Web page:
Tutti Frutti

Here's the permalink to Frightening Albert, the Director's Choice on the Contemporary Art Society website.

I bought some mint and chocolate chip ice cream from the supermarket, and for some reason it reminded me that, a long time ago, some sweet shops used to sell ice cream from tubs in a glass-fronted chilled cabinet. This is where I first encountered flavours other than vanilla. Chocolate, raspberry ripple, strawberry (well, just pink, actually) and tutti frutti, that most exotic of ice creams.

I recall that there were ice creams from bigger shops that came in rectangular blocks, wrapped in waxy cardboard packets with tabs and slots to keep them closed. This was usually either vanilla, or Neapolitan - chocolate, vanilla, and strawberry (well, just brown, cream-ish and pink, actually). The melted remains left a curious and uniquely coloured sludge in the bowl. These packets had to live in the little freezer compartment in the fridge, along with the fish fingers.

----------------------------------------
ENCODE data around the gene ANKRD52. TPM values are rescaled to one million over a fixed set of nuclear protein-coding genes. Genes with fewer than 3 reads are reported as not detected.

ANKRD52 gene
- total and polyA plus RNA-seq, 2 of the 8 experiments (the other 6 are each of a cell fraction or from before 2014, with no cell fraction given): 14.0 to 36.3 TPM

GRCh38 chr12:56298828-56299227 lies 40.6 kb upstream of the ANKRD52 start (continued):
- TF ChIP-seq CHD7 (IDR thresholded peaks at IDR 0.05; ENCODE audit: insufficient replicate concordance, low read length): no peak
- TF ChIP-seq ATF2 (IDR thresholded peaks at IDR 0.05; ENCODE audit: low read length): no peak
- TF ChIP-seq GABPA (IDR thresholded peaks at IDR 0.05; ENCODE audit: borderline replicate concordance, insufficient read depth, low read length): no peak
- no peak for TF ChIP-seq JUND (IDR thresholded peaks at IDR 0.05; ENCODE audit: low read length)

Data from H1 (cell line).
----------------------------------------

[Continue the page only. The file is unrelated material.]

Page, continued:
That reminded me of ice cream from the ice cream man. Jangly strains of "I'm Popeye the sailor man" announced his arrival in the road. Grown-ups had wafers, and I always wondered why they were so special. Kids had cones. The big advantage of a cone is that you could break off the pointy end, scoop some ice cream from the top, and have your own mini-ice-cream too. This is a free extra. Next you could suck the ice cream through the hole in the bottom of the cone. That required effort, and if you didn't have a powerful enough cheek-collapsing suck - or you timed it wrong - you had ice cream running down your arm. This is why kids are born flexible: so that you can lick your own elbow, all the way back up to the wrist.

Sophisticates also had flakes, hundreds and thousands, chopped nuts, and/or ripple sauce.

Arctic Roll came along next, and our lives were changed forever.

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